Putin may be gaining political support in key countries as well—or at least not losing it. In Hungary last weekend, in the first major election since the invasion, Prime Minister Viktor Orban, a Putin ally, soundly defeated an opposition that had called for Hungary to support Ukraine. “We won a victory so big that you can see it from the moon, and you can certainly see it from Brussels,” said Orban, delivering a calculated insult to the EU. He also attacked Ukrainian President Volodymyr Zelensky as an “opponent” and a tool of the “international left.” Serbia’s Kremlin-aligned president, Aleksandar Vucic, also won reelection over the weekend. Even in France, right-wing contender Marine Le Pen has been surging in the polls ahead of the first round of the presidential election on April 10 by exploiting French fears of soaring gas and electricity prices. Her opponent, incumbent President Emmanuel Macron, is proposing a cutoff of, or at least steep tariffs on, Russian energy imports.

On the ground in Ukraine, it’s entirely possible that Putin may still achieve some of his key goals. This week, it became clear that Russian forces were turning their attention to securing large parts of eastern and southern Ukraine after being stalemated in their assault on the capital of Kyiv. Without more large-scale military support from the West, Ukraine doesn’t have the capacity to push Russia out. Thus, Putin may be settling in for a long-term unresolved war, one that could work to his advantage geopolitically if he assumes control over the Donbas region, where Russian-backed separatists have been fighting the Ukrainian military for eight years. Brig. Gen. Kyrylo Budanov, the head of Ukrainian military intelligence, said late last month that he believes Putin wants to “create North and South Korea in Ukraine,” an endless standoff like the one that has prevailed for nearly 70 years in East Asia. Putin may well succeed in imposing ugly but indelible “facts on the ground” in Ukraine, much as the Israelis have done for decades in the occupied Palestinian territories. (And Israel, by the way, continues to do business with Russia as well.)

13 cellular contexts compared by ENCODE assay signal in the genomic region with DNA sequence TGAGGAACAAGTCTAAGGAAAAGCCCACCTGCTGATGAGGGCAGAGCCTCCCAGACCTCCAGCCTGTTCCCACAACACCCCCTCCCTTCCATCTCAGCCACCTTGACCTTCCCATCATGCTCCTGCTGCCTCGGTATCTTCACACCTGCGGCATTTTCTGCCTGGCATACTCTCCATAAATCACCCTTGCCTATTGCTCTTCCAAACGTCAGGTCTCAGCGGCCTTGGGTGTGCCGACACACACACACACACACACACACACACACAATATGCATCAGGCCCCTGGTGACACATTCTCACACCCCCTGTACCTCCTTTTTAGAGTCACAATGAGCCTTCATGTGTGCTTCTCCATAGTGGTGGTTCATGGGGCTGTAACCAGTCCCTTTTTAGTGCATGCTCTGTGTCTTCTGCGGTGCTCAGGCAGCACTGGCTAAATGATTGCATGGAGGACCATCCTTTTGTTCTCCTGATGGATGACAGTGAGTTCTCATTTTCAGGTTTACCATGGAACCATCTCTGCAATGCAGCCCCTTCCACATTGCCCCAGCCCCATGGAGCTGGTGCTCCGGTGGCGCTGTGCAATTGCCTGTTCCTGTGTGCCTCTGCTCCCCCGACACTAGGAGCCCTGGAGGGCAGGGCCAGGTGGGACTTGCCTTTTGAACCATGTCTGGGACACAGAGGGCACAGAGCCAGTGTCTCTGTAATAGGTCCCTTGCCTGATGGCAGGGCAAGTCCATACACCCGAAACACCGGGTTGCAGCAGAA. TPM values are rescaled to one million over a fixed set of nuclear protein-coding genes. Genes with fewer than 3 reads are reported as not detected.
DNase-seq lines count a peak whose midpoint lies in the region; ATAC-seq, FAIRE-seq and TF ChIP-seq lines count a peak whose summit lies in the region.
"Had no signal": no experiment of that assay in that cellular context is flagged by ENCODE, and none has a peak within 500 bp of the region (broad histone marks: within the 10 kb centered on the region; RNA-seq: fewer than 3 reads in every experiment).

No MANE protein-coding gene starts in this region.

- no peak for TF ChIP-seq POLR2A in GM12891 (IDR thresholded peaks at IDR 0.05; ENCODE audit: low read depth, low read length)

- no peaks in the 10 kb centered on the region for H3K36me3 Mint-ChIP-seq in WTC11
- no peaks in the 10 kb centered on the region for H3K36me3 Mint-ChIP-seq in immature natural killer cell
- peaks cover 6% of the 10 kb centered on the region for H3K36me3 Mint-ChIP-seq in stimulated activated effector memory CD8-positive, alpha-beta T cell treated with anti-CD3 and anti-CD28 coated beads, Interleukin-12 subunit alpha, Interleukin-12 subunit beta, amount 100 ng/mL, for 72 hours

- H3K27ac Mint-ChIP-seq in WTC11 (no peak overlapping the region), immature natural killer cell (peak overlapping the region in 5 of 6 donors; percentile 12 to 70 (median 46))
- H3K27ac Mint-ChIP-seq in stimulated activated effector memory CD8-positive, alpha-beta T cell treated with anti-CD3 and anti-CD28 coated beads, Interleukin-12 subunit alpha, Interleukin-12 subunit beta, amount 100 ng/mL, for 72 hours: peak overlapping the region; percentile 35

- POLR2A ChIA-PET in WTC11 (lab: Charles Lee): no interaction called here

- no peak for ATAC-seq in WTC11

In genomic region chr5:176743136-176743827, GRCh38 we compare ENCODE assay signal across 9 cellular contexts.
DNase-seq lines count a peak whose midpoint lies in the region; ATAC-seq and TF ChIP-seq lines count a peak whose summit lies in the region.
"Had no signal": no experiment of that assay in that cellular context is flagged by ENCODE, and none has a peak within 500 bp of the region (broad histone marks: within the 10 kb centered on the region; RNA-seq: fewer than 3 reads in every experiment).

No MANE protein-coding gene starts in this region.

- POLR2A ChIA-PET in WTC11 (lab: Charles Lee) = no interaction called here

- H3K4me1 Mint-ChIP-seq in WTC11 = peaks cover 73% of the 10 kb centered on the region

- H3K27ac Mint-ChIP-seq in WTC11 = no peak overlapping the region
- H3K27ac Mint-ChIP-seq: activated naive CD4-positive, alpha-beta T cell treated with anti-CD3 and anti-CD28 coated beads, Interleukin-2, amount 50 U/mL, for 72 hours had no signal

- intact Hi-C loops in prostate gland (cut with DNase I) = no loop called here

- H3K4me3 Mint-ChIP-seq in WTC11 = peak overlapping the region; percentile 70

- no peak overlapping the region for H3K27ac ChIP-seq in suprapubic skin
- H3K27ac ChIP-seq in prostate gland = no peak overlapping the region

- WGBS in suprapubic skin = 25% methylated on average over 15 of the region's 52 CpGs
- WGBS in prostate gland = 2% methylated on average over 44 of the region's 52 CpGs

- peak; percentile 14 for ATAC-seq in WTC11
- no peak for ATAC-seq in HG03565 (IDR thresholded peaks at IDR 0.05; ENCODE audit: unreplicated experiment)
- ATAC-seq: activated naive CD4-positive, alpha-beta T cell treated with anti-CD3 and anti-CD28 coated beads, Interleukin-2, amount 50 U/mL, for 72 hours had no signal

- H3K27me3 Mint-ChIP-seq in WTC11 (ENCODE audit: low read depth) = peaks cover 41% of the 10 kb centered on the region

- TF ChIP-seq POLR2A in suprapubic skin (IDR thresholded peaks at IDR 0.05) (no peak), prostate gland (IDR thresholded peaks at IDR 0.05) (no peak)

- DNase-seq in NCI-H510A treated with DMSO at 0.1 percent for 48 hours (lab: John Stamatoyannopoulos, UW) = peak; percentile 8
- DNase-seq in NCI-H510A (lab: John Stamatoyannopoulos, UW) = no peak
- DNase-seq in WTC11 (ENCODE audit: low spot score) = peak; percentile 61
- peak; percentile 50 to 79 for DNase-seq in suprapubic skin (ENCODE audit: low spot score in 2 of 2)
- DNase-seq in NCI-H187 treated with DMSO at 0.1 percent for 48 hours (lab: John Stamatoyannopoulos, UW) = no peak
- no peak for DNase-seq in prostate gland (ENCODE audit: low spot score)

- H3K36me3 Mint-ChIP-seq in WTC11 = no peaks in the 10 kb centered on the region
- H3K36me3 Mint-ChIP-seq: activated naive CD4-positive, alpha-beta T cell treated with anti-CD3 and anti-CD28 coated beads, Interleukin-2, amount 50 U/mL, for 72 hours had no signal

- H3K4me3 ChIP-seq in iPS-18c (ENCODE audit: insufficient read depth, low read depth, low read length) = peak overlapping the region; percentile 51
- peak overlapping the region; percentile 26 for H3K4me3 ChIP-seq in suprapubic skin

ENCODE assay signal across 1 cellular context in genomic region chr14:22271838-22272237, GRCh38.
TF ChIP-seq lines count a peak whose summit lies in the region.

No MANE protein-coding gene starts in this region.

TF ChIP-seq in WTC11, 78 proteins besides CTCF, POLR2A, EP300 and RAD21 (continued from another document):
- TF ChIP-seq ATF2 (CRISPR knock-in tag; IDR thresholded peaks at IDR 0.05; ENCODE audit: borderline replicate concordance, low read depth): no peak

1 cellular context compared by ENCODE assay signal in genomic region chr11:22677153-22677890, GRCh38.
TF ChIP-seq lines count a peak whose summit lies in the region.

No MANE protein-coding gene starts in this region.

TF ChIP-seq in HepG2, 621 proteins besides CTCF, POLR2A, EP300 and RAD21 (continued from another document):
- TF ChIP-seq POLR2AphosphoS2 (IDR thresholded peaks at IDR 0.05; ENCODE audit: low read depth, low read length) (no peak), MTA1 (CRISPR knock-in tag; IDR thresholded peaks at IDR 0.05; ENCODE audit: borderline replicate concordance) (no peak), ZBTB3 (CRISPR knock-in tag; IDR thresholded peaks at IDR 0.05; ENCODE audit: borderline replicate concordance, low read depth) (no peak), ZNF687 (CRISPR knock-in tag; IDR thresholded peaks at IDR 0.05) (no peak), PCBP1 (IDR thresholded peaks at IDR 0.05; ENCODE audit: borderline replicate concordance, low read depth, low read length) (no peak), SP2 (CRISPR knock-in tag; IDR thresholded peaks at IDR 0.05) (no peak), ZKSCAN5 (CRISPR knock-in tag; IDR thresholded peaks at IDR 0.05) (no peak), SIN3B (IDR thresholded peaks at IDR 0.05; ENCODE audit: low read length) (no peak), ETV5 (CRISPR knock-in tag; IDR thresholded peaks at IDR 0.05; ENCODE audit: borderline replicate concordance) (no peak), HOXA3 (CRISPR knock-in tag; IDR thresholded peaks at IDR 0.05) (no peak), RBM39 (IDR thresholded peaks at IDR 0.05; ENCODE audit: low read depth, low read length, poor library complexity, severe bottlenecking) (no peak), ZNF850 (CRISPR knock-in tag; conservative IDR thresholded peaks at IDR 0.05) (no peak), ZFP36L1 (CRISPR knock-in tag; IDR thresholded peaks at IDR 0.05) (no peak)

Putin is also betting that, for the foreseeable future, much of the world can’t do without Russian oil and gas—and that at least some of these countries, particularly China, share his anti-U.S. and anti-Western ideology. Beijing, indeed, has followed Moscow’s lead in blaming the United States largely for his aggression. Chinese officials have reaffirmed in recent weeks that they abhor the democratic, grassroots “color revolutions,” supposedly orchestrated by Washington, as much as Putin does. After Chinese Foreign Minister Wang Yi met with his Russian counterpart, Sergey Lavrov, in late March, a Chinese spokesperson reaffirmed that “there is no ceiling for China-Russia cooperation” to “oppose hegemony,” which is code for U.S. influence. This cooperation will no doubt extend to what has become known as the “splinternet” phenomenon—by which countries such as China and Russia are sectoring off what used to be a global internet into their own carefully monitored zones. It is no accident, surely, that Beijing has been selling Moscow some of its state-of-the-art firewall technology.

With his invasion of Ukraine—which he considers a historic and inextricable part of Russia— Putin is only taking to an extreme degree what Xi and Indian Prime Minister Narendra Modi have also sought to do, albeit far more cautiously. Xi has called the rejuvenation of Chinese culture and civilization “the greatest dream for the Chinese nation in modern history.” In his 2012 book The China Wave: Rise of a Civilizational State, the Chinese political theorist Zhang Weiwei boasted that “China is now the only country in the world which has amalgamated the world’s longest continuous civilization with a huge modern state.”